1. gmwilliams profile image86
        gmwilliamsposted 6 years agoin reply to this

        I totally concur with you.  Parents must be proactive and set a good example regarding their children's education. Many parents stress education but they do not walk that walk.   If a parent want his/her child to be interested in education, he/she must be interested in learning himself/herself via reading and participating in educational activities.  Many parents exhibit to their children that they are subconsciously uninterested in education and learning from the activities that they engage in.

        1. jpcmc profile image88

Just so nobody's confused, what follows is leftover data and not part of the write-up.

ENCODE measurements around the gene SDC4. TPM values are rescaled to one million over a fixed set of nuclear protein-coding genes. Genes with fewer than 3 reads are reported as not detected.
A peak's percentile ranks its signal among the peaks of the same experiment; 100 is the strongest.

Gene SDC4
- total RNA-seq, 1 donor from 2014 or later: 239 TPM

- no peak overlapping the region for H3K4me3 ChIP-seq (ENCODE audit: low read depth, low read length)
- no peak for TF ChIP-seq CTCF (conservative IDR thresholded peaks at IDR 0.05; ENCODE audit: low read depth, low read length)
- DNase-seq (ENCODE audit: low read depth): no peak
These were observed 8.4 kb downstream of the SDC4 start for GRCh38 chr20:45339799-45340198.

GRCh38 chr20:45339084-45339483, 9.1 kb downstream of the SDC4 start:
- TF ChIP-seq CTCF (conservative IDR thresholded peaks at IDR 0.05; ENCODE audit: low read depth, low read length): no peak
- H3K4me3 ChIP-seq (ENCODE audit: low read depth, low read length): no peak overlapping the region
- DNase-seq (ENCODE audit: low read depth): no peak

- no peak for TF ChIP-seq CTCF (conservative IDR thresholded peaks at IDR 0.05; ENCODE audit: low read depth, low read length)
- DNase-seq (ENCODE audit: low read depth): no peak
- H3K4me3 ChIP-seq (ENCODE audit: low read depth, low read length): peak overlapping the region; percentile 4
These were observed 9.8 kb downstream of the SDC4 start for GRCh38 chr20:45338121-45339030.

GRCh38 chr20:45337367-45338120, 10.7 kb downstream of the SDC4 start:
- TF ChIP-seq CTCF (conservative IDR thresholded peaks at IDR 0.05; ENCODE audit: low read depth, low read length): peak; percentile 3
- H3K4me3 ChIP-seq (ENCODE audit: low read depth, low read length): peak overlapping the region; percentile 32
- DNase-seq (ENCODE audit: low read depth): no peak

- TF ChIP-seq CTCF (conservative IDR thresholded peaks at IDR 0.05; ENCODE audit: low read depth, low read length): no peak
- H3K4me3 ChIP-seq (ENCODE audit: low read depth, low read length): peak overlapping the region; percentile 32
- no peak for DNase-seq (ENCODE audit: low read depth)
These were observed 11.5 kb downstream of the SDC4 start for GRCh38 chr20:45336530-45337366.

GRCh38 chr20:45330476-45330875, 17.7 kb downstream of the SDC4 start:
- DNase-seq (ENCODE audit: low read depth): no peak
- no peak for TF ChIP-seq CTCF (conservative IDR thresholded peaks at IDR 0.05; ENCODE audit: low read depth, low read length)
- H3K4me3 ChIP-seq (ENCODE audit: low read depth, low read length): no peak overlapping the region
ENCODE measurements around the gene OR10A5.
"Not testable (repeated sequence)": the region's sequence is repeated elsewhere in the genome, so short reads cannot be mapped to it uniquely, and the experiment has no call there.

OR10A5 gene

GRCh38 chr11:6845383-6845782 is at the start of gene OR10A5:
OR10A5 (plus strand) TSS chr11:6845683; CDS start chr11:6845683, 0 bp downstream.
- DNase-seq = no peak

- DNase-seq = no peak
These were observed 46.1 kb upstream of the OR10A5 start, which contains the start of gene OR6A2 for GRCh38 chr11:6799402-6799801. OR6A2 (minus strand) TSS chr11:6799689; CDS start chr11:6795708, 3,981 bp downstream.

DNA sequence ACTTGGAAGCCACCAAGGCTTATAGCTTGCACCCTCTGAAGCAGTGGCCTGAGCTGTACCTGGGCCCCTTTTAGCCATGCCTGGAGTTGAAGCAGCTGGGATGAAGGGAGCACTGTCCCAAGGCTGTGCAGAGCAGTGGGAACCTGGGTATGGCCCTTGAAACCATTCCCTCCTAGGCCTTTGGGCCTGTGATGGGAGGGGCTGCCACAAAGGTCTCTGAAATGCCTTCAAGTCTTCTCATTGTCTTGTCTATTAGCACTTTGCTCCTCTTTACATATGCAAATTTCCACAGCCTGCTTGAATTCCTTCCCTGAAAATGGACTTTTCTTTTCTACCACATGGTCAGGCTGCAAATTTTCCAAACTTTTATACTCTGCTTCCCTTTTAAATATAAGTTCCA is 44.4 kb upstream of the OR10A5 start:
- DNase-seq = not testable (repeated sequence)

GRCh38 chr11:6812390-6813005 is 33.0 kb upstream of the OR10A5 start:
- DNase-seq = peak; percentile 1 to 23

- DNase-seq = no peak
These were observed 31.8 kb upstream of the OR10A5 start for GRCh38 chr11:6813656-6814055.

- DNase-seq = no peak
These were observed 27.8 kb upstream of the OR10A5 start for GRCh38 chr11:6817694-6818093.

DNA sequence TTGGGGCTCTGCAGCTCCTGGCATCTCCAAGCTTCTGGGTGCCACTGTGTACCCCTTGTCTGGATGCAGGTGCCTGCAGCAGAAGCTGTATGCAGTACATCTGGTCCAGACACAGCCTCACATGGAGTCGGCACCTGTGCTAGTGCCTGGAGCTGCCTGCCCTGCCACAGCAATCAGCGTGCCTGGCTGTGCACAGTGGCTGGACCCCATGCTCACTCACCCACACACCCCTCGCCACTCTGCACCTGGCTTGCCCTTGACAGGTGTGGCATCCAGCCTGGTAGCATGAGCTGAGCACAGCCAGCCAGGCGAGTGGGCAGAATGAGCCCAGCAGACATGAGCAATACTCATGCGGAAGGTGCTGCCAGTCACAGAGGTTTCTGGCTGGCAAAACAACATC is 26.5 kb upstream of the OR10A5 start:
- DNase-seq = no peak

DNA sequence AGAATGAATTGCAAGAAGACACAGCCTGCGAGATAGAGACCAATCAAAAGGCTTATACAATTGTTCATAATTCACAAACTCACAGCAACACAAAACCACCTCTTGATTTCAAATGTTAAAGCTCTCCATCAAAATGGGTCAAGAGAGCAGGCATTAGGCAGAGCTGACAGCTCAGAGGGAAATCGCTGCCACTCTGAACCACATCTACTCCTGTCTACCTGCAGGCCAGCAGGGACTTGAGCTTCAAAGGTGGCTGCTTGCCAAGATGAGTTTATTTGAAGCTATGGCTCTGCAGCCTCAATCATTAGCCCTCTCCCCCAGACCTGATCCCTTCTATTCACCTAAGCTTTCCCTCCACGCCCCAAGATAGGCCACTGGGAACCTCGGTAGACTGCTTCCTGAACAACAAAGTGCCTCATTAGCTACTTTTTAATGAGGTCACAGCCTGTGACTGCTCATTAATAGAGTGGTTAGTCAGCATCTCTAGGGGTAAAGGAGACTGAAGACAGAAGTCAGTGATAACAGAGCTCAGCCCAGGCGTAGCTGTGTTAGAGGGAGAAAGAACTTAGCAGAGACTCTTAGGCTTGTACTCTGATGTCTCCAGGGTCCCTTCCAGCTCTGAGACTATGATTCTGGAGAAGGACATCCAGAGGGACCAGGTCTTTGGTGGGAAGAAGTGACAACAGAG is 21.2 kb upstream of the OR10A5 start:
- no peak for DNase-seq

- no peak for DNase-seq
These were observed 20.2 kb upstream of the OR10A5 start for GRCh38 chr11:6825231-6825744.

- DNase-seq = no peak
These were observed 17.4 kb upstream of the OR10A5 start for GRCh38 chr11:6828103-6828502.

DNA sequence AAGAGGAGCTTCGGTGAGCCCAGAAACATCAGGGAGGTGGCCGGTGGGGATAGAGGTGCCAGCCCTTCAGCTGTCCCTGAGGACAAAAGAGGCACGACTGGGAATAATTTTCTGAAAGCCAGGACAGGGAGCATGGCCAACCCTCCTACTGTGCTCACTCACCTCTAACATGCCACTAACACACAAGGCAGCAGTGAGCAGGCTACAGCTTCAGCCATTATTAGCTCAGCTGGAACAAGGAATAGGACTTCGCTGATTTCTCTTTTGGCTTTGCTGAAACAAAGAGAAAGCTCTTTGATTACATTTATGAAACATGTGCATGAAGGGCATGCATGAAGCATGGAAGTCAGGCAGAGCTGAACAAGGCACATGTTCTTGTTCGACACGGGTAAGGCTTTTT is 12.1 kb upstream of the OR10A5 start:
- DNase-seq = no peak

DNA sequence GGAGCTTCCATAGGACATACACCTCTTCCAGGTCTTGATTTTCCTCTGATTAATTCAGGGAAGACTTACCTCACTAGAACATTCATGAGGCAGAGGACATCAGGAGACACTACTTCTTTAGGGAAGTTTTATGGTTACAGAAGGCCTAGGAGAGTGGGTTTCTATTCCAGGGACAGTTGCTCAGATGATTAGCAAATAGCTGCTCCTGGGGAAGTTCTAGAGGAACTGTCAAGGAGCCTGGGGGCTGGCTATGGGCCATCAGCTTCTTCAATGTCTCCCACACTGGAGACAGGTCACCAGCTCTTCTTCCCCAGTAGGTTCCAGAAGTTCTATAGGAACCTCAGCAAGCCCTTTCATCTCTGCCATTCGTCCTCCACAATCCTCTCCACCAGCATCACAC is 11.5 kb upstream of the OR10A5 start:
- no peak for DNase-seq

jpcmcposted 6 years agoin reply to this

          Yes, that true, many parents live it up to the school to educate their children.  i believe that the school is just one tool.  Moreovr, i believe that parents should take on a more active role.

          1. gmwilliams profile image86
            gmwilliamsposted 6 years agoin reply to this

            Kudos to you!

            1. jpcmc profile image88
              jpcmcposted 6 years agoin reply to this

              Kudos to my parents who were always there for me.  And to all others who do the same for their kids.

    2. jpcmc profile image88
      jpcmcposted 6 years agoin reply to this

      I believe that success is more than just books and school.  Of course they matter but many success stories involve having the right attitude and character.